Nissan Skyline GT-R Redesigned By Artist For Modern Times

The Nissan GT-R appears to be on the verge of retiring, especially after being removed from the European and Australian markets. Artists Roman Miah and Avante Design envision how the sports coupe could evolve in the future by looking to the vehicle’s past. Here’s a rendering of those imagining the future generation of the R36.

The front bears a strong resemblance to the boxy look of the R34 generation of the Skyline GT-R. The modern style includes a horizontal strip of LEDs on the outside of the headlights and on the lower fascia. The top grille is quite narrow, but there is a much larger inlet underneath.

The hood gets a rear-facing scoop, and there’s a NACA duct near the windshield. The overall shape goes down at the tip of the nose. The look is more similar to the current GT-R, rather than the flatter styling of the R34 model.

In the profile, you can see the similarities to the current GT-R. The sloping roofline, sharply wrinkled shoulder line and angular rear fender flares stem from this model. There is a subtle spoiler on the roof, and a high wing attached to the rear deck.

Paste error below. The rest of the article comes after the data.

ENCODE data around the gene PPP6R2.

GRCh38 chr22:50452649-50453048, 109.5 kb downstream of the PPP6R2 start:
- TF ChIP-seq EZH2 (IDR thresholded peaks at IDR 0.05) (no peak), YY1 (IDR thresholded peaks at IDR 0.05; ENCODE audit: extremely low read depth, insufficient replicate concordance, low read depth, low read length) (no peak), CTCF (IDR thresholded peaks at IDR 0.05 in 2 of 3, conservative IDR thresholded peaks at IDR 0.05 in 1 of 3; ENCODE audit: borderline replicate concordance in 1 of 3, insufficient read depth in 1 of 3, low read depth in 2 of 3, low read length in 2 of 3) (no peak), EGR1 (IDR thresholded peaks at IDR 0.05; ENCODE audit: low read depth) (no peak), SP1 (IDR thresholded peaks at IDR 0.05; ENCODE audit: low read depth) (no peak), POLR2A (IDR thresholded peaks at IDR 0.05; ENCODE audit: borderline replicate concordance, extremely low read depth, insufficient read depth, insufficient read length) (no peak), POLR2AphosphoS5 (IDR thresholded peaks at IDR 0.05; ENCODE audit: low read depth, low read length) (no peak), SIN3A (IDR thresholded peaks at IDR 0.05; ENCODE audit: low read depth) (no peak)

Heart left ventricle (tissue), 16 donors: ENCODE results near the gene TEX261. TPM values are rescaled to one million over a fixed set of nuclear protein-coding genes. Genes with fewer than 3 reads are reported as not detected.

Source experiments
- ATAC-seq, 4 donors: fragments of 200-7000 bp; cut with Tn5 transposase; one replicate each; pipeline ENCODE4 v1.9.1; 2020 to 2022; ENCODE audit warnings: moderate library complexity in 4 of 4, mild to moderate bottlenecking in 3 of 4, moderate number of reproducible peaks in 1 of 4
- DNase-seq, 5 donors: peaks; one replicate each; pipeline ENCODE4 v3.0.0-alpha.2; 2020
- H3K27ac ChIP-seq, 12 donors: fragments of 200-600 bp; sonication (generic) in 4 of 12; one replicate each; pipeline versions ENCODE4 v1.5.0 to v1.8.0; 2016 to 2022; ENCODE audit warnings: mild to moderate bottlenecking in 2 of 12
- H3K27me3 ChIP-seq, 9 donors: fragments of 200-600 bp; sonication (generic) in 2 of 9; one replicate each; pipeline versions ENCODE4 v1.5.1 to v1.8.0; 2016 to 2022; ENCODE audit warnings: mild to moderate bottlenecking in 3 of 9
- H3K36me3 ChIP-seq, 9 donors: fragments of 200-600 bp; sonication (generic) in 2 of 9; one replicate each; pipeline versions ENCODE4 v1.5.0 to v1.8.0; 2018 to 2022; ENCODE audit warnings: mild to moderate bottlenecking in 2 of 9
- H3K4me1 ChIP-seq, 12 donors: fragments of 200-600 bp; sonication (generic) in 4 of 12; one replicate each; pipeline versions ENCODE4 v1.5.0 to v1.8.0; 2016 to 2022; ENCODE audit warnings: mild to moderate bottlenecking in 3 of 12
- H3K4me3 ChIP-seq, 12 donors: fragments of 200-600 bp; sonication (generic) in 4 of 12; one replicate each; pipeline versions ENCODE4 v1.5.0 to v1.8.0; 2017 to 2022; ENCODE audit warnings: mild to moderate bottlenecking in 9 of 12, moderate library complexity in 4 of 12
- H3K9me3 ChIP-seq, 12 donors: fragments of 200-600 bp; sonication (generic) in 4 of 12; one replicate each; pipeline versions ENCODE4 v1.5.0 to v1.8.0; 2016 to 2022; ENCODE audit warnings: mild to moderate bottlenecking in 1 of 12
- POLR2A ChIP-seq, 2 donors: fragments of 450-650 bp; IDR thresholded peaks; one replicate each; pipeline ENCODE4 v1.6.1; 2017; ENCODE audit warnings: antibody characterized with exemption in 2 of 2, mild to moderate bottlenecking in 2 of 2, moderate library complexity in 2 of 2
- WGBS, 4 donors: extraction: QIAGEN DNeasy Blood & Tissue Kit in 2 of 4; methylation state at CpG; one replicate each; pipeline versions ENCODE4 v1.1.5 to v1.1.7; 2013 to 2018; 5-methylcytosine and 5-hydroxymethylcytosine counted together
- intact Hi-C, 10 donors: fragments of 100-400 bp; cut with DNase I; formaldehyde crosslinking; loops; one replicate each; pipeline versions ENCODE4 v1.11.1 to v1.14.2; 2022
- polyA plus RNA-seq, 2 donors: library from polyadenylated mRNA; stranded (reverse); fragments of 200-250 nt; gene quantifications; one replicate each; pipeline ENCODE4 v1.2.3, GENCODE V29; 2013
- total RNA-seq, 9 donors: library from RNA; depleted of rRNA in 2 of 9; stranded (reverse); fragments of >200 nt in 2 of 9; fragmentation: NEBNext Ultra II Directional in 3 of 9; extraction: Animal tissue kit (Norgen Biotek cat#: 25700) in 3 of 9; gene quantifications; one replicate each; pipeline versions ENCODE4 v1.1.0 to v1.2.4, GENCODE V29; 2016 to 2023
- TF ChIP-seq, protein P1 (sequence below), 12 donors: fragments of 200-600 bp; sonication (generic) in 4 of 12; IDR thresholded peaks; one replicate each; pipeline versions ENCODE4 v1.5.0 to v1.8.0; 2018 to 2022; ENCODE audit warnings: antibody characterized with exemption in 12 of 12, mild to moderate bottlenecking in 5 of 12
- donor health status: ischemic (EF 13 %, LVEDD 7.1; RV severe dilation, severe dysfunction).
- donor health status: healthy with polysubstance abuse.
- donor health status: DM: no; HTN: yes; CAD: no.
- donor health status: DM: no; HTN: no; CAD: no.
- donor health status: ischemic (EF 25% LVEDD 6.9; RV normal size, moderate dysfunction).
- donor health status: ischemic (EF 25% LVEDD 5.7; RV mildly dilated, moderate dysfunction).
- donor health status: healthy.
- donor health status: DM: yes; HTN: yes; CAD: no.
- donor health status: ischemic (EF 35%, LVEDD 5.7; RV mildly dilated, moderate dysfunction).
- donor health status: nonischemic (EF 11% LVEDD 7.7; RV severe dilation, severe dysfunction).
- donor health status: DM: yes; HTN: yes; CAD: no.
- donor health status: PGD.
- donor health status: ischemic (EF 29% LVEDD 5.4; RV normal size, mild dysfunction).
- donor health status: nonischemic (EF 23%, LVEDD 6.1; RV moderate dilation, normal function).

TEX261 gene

At the rear, circular taillights are a hallmark of the GT-R’s design. In this interpretation, there is no illumination in the middle, which makes them look a bit like exhaust outlets.

The current GT-R debuted for the 2009 model year in the US. Nissan is gradually upgrading the model by increasing the power output of the 3.8-liter twin-turbo V6. That figure starts at 480 horsepower and reaches 600 hp on the Nismo. The GT-R50 with limited speed has 710 hp.

Nissan said that another generation of the GT-R was happening, but the company did not indicate when the vehicle would arrive. Rumors suggest it’s either heavily electrified or a full EV. Everything else is a mystery. Not even a spy shot to speculate.

The name GT-R is an honorable name for the Nissan Skyline. The first arrived in 1969 using a 2.0-liter inline-six engine that produced 160 horsepower. While the nameplate wasn’t always part of the lineup, it made a splash every time the moniker came around again.

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